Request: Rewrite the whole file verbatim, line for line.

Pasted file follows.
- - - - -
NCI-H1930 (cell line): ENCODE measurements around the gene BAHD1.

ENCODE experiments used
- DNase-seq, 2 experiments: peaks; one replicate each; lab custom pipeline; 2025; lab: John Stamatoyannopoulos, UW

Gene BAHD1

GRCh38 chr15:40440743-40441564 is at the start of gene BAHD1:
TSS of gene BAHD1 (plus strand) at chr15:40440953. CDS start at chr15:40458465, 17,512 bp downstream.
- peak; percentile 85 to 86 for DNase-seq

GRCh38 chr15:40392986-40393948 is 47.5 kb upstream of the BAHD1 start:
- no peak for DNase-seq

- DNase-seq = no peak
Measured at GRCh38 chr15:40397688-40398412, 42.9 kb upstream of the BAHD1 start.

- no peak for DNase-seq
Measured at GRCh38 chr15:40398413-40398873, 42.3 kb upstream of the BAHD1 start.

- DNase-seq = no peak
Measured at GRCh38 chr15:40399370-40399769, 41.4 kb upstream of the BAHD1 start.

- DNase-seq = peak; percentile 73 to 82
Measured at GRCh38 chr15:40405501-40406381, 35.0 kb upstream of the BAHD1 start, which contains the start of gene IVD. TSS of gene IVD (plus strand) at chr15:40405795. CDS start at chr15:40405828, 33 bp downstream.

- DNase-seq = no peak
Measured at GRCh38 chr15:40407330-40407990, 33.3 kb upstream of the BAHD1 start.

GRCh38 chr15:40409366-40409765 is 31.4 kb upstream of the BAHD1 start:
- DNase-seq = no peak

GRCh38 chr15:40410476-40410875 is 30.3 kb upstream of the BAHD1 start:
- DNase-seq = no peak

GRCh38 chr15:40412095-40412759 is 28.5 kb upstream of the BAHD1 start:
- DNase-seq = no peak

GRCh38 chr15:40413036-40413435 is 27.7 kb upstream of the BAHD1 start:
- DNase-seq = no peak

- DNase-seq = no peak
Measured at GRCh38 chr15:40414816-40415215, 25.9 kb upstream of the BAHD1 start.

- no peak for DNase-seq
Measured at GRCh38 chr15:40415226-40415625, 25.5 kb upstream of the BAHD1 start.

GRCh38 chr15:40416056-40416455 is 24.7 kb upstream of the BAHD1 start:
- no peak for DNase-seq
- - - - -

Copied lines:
NCI-H1930 (cell line): ENCODE measurements around the gene BAHD1.

ENCODE experiments used
- DNase-seq, 2 experiments: peaks; one replicate each; lab custom pipeline; 2025; lab: John Stamatoyannopoulos, UW

Gene BAHD1

GRCh38 chr15:40440743-40441564 is at the start of gene BAHD1:
TSS of gene BAHD1 (plus strand) at chr15:40440953. CDS start at chr15:40458465, 17,512 bp downstream.
- peak; percentile 85 to 86 for DNase-seq

GRCh38 chr15:40392986-40393948 is 47.5 kb upstream of the BAHD1 start:
- no peak for DNase-seq

- DNase-seq = no peak
Measured at GRCh38 chr15:40397688-40398412, 42.9 kb upstream of the BAHD1 start.

- no peak for DNase-seq
Measured at GRCh38 chr15:40398413-40398873, 42.3 kb upstream of the BAHD1 start.

- DNase-seq = no peak
Measured at GRCh38 chr15:40399370-40399769, 41.4 kb upstream of the BAHD1 start.

- DNase-seq = peak; percentile 73 to 82
Measured at GRCh38 chr15:40405501-40406381, 35.0 kb upstream of the BAHD1 start, which contains the start of gene IVD. TSS of gene IVD (plus strand) at chr15:40405795. CDS start at chr15:40405828, 33 bp downstream.

- DNase-seq = no peak
Measured at GRCh38 chr15:40407330-40407990, 33.3 kb upstream of the BAHD1 start.

GRCh38 chr15:40409366-40409765 is 31.4 kb upstream of the BAHD1 start:
- DNase-seq = no peak

GRCh38 chr15:40410476-40410875 is 30.3 kb upstream of the BAHD1 start:
- DNase-seq = no peak

GRCh38 chr15:40412095-40412759 is 28.5 kb upstream of the BAHD1 start:
- DNase-seq = no peak

GRCh38 chr15:40413036-40413435 is 27.7 kb upstream of the BAHD1 start:
- DNase-seq = no peak

- DNase-seq = no peak
Measured at GRCh38 chr15:40414816-40415215, 25.9 kb upstream of the BAHD1 start.

- no peak for DNase-seq
Measured at GRCh38 chr15:40415226-40415625, 25.5 kb upstream of the BAHD1 start.

GRCh38 chr15:40416056-40416455 is 24.7 kb upstream of the BAHD1 start:
- no peak for DNase-seq